My lockdown project: forming a limited company

For the last year, I’ve been providing freelance Social Media Marketing, Web Design/Development, and Creative Content Production services to a handful of clients, alongside college. It worked as a perfect model: learn something in college, consolidate it in the real world working on a project for a local business, build my portfolio alongside and provide the finances for me to learn to drive and get a car. When COVID-19 came along earlier this year, I took this to the next level, and incorporated APE Technology Solutions Ltd. A VAT-registered, limited company.

The freelance services have always been aimed at improving a business’s online presence, and the Coronavirus forced every business online; it was only natural therefore these services would be in demand. Simultaneously, however, this has been alongside one of the worse financial periods the UK – and the world – has ever seen. Shelling out thousands of pounds to top-tier design agencies and professionals with years of experience just isn’t practicable for most small business owners. That’s where ATS has fitted in well – providing professional-grade services at student-grade prices.

Three months on, I’m so proud of how well it’s going. I’ve also learnt lots, about both myself and the world of work. Here’s my top three discoveries:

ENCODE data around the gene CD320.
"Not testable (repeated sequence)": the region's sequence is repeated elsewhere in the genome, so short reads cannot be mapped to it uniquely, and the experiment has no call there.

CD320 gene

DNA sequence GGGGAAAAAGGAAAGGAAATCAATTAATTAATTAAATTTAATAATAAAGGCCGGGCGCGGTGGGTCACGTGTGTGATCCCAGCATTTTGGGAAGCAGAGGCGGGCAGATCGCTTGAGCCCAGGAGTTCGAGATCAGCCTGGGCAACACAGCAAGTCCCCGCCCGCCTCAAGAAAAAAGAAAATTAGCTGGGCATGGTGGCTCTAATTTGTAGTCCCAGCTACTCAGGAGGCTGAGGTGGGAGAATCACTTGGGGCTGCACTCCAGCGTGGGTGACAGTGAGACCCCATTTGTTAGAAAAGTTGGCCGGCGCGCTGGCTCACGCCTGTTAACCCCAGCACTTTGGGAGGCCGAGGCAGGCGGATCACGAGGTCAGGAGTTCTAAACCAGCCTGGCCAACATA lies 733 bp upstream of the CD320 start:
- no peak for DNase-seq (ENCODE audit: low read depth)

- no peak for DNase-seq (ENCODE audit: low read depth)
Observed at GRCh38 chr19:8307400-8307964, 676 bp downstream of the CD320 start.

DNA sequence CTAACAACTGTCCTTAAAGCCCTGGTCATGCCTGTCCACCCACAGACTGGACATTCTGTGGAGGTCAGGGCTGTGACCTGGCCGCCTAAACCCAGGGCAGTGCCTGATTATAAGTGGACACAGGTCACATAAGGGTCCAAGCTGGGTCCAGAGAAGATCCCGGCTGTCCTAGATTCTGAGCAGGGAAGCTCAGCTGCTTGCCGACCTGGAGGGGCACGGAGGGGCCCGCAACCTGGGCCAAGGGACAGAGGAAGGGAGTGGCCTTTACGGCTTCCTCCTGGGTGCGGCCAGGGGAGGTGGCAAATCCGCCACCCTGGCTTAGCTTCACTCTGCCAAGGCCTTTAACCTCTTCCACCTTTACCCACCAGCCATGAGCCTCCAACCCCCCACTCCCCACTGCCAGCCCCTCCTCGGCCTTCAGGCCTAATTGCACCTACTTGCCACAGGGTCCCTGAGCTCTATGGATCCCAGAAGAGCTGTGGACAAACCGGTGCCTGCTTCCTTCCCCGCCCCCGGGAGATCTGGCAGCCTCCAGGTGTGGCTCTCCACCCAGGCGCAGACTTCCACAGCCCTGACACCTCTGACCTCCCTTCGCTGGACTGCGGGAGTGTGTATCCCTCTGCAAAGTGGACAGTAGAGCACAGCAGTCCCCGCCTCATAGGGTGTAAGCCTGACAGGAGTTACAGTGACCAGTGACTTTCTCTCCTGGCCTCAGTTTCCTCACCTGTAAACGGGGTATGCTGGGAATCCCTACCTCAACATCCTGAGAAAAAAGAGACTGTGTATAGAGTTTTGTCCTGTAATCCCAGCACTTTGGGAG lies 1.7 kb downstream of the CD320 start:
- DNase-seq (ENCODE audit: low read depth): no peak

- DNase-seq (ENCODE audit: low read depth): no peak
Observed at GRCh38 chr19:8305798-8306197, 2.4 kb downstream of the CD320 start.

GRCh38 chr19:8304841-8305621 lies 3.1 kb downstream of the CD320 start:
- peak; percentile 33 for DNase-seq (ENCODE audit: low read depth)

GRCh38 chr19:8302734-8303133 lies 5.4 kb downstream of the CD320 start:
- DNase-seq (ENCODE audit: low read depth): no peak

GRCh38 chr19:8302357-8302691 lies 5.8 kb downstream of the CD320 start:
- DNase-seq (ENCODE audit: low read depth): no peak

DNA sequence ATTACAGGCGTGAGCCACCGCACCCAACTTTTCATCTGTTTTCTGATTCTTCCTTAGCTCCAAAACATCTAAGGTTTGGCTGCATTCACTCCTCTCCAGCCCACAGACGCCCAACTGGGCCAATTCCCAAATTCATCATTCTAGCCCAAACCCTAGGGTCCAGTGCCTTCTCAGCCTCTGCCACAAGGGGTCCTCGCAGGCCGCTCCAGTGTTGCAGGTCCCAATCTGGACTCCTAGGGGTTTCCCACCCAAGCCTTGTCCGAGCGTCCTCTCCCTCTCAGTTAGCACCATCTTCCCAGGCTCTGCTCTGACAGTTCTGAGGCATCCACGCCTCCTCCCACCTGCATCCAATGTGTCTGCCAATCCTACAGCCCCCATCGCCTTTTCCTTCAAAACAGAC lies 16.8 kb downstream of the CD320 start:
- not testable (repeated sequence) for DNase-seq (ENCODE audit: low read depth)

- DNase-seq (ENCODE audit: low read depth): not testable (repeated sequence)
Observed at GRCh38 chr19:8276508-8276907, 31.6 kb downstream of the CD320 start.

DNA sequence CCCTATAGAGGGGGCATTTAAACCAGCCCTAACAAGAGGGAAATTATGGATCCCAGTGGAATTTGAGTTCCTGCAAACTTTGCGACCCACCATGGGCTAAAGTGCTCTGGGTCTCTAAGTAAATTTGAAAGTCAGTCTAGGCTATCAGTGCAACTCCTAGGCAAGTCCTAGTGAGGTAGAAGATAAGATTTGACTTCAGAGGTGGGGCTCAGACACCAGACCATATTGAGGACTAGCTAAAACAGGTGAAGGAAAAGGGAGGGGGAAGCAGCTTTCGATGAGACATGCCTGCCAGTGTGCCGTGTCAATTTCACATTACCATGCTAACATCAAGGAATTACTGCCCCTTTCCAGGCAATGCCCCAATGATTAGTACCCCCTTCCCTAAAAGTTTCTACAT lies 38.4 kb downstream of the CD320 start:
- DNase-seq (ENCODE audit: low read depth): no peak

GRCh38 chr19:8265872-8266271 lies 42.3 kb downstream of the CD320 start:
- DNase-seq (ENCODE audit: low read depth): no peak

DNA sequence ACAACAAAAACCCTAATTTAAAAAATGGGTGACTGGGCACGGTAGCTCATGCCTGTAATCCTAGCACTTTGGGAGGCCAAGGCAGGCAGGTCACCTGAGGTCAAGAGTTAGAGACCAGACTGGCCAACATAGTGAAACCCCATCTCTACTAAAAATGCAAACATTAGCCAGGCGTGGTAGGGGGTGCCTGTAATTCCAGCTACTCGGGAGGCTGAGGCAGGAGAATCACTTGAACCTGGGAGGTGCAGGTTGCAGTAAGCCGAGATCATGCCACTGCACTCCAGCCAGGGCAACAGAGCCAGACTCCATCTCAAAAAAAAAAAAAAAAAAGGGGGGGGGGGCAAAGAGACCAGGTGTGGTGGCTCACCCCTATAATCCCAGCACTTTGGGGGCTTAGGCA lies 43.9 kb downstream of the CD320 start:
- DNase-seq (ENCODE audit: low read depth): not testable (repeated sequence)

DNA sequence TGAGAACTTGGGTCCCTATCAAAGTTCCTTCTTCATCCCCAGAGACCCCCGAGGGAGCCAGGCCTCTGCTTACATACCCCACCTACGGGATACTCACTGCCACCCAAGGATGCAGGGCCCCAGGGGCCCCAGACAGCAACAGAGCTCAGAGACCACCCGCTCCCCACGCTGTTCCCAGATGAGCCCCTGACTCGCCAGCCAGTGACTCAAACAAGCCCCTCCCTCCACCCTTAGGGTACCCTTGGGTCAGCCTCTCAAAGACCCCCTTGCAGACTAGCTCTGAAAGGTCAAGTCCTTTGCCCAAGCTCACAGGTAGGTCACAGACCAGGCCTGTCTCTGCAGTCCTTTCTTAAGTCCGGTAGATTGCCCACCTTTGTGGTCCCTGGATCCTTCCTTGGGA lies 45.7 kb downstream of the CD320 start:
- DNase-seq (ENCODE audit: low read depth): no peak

It’s not possible to do it alone.

I knew from the start that, for this to be an effective service, I couldn’t do it alone. So I reached out to those around me and have formed a wide, supportive team, ranging from friends who help provide the services, to family members and friends from the corporate world that help me navigate the complex tax/accounting rules, and the legal aspects.

Our systems aren’t designed for 17 Year Old SME Owners.

UK law states that you can be a company director from the age of 16. 9/10 banks require all directors to be at least 18 years old. So, go figure: what happens when you’re 17? Thankfully, banks like Monzo allow you to open an account in the name of the limited company from the age of 16. But there are other areas, such as getting business insurance and business phone contracts, that require you to be 18. I was lucky: I managed to convince my Dad to join me as a 24% non-exec director, who could guarantee everything. But not everyone is fortunate to have supportive parents that are happy to do this – I’ll let you ponder on how many opportunities you think are missed out on because of this?

Linked to this, is that I’m generating and paying taxes each month to be controlled by a government that I can’t vote for. I’m not going to make this political – because there’s no need – but I’ll leave the point here.

It works.

Simply put, the model is working – and I’m so excited about that. I’m hopeful for the future. At the end of the first quarter, the bank balance is positive; something must be going right. Over the course of three months, I’ve gone from 5 clients as a sole trader to over 20 clients across a range of industries: gyms and tattoo parlours in central London, restaurants and cafes, wholesalers, training companies, even a high-profile actress.

I go back to College in September – however that will look in the ‘new normal’. It’ll be an interesting challenge balancing education alongside a social life and running ATS, but I’m confident I’ll make it work. I’ve already taken steps – such as having a dedicated work phone – to ensure that the balance can be had, because I’m aware that I can’t loose sight of the fact I am still a teenager, and need to be able to switch off and have fun on a Friday night. 

Leave a Reply

Your email address will not be published. Required fields are marked *